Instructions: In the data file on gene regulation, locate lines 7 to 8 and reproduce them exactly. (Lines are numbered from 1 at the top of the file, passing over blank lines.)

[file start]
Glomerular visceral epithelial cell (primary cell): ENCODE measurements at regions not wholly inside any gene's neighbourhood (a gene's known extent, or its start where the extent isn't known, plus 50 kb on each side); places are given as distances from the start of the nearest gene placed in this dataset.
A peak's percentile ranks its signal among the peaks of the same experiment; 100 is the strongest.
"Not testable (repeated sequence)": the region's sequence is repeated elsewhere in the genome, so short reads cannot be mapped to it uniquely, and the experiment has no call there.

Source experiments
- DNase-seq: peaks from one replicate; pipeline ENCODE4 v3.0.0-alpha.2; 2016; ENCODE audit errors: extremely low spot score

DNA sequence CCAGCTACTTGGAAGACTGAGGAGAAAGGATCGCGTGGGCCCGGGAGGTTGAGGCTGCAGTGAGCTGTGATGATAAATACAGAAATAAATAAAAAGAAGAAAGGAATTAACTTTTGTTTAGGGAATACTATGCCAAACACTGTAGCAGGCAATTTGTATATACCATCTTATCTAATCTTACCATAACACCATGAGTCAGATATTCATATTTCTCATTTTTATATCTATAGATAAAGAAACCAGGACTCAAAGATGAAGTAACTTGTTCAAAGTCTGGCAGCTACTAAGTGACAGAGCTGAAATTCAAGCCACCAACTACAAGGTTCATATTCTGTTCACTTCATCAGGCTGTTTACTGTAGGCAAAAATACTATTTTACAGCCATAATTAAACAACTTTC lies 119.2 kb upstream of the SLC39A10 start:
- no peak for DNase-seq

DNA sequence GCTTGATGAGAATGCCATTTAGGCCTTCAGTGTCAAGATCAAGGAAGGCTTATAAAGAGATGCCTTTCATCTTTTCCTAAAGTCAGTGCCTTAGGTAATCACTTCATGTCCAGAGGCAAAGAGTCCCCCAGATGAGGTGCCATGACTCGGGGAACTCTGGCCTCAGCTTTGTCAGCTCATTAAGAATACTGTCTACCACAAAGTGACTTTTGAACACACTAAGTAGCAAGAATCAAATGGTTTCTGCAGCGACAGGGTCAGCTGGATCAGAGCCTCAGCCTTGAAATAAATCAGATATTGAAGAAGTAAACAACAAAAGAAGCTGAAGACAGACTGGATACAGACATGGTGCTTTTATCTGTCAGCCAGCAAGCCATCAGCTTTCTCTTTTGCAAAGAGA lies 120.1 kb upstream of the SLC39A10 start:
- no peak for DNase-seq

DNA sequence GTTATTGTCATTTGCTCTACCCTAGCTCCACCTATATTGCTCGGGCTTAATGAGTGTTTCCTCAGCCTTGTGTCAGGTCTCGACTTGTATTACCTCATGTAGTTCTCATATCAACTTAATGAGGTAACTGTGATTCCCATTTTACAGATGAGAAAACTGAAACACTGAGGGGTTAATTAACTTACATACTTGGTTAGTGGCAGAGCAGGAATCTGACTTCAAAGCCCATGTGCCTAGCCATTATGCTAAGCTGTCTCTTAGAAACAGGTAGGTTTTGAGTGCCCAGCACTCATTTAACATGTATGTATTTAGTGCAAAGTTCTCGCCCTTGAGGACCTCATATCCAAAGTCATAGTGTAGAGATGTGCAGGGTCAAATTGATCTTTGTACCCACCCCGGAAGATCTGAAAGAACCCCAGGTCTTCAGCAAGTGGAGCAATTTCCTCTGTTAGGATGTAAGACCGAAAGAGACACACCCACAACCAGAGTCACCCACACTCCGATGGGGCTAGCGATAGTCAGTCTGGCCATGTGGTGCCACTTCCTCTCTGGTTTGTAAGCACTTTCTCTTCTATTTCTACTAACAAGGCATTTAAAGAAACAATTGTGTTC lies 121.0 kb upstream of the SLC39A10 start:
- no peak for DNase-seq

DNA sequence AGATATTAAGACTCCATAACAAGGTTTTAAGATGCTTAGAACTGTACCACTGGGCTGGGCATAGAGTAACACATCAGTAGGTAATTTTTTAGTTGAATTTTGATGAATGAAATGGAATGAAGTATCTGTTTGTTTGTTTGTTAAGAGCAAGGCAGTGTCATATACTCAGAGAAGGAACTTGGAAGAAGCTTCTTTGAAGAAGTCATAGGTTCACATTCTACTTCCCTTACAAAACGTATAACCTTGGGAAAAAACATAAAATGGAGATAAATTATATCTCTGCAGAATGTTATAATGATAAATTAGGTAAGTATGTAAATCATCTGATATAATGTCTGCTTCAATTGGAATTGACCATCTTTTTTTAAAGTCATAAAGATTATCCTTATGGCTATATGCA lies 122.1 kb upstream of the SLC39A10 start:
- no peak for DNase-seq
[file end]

- no peak for DNase-seq

DNA sequence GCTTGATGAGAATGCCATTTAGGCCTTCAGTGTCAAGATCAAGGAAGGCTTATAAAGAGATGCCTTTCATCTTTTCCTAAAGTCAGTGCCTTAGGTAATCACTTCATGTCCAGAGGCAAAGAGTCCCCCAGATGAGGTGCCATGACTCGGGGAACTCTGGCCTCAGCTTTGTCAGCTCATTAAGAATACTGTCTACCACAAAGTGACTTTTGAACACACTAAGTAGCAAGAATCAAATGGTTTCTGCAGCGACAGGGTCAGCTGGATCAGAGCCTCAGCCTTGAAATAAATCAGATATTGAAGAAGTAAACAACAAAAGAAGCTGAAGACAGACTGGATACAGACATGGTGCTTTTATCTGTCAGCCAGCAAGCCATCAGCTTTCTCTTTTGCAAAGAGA lies 120.1 kb upstream of the SLC39A10 start: